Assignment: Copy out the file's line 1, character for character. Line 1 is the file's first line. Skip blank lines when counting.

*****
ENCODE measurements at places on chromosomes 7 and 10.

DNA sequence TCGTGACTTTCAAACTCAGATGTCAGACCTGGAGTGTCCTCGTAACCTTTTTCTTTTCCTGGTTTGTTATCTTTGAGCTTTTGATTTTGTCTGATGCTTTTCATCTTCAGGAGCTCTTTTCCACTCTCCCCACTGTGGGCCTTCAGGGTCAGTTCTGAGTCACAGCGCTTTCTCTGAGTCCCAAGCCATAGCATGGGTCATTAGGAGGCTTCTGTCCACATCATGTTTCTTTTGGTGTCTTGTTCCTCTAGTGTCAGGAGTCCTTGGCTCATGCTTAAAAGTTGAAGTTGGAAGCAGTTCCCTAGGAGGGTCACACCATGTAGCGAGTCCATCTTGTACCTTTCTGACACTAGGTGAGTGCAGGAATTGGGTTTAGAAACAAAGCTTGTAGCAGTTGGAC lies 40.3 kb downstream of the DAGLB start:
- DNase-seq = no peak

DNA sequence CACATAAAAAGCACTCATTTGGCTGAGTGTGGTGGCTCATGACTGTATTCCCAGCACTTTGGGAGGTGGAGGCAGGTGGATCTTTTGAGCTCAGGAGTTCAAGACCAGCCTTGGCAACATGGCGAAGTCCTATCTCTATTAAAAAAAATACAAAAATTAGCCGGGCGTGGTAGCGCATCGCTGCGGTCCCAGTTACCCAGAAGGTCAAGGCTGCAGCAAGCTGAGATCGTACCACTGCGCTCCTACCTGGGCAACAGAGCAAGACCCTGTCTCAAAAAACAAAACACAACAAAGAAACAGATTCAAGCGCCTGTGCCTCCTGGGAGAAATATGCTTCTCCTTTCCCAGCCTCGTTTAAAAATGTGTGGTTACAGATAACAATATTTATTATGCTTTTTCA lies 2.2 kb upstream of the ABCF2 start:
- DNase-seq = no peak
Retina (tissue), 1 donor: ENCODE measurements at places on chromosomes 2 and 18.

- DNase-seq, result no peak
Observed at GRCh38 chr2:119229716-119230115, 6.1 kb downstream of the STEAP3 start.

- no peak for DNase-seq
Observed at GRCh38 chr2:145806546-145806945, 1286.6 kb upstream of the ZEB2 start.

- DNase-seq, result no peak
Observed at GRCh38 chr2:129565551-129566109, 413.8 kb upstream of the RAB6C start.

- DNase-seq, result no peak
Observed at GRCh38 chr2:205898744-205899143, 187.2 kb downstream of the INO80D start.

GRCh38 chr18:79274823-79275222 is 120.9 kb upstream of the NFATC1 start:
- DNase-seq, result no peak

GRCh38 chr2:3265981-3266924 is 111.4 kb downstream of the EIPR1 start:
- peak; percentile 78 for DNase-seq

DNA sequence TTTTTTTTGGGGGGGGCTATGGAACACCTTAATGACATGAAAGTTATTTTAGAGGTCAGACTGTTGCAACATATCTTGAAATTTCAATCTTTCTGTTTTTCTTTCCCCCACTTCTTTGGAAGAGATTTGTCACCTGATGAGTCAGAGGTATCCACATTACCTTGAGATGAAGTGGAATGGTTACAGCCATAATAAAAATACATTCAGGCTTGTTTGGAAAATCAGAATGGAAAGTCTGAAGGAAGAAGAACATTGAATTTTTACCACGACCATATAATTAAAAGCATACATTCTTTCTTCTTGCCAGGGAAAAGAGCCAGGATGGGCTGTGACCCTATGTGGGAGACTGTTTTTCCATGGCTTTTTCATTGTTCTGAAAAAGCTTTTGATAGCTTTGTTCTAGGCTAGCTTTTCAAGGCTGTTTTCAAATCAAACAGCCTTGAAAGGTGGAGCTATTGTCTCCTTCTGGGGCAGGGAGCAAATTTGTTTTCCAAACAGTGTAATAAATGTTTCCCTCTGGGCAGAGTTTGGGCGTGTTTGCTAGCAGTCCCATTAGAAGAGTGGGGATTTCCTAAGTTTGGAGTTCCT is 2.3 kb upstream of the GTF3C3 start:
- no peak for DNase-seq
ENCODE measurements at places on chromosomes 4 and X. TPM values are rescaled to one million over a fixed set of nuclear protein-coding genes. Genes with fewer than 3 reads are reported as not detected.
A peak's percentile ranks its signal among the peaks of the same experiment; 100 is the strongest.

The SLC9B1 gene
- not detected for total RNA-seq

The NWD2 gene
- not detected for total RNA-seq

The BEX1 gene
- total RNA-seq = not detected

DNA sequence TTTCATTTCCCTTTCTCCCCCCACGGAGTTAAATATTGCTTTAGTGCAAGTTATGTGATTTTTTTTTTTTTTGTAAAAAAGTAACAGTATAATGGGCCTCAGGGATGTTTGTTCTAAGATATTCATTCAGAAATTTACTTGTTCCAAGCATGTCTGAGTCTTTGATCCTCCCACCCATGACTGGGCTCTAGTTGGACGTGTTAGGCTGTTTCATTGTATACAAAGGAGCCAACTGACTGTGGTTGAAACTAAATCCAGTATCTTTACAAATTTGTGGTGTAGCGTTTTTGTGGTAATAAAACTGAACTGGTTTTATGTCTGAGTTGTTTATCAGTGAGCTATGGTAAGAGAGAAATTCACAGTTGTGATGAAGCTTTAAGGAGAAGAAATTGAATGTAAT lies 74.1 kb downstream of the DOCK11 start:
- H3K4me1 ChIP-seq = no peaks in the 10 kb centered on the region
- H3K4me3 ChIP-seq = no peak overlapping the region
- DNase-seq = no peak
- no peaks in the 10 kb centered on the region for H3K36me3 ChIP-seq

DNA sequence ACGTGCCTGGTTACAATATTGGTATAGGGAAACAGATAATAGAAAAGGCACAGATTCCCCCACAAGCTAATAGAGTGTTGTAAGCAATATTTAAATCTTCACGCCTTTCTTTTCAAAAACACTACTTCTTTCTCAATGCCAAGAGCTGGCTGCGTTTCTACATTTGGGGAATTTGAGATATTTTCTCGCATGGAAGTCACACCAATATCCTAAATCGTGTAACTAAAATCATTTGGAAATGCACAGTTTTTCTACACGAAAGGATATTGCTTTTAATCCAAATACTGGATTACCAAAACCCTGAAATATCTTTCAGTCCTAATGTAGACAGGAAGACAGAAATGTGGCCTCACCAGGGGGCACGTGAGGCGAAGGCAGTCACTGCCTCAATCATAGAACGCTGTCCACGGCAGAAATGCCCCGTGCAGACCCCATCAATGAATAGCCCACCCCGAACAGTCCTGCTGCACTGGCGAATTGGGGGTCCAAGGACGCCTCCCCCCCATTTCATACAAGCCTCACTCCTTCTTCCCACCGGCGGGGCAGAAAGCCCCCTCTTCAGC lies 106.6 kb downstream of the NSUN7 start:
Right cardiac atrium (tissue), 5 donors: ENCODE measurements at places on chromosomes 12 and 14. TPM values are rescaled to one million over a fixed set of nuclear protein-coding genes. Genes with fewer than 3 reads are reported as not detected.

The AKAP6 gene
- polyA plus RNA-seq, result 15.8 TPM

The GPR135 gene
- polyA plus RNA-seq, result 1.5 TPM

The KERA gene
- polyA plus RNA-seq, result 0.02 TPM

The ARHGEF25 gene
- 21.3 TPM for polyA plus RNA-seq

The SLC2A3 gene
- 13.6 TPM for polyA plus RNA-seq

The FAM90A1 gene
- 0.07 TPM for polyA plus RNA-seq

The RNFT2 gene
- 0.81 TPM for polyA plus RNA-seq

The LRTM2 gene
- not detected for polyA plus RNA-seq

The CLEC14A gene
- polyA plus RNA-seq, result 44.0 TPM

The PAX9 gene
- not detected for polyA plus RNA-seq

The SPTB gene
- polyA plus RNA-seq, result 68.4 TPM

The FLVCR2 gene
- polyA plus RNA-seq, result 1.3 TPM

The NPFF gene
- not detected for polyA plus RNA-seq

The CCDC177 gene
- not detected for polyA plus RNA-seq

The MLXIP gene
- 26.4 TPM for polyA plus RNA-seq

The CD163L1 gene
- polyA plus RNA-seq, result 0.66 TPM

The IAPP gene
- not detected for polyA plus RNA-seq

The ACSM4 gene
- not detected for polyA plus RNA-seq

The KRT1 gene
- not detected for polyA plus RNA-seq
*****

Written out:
ENCODE measurements at places on chromosomes 7 and 10.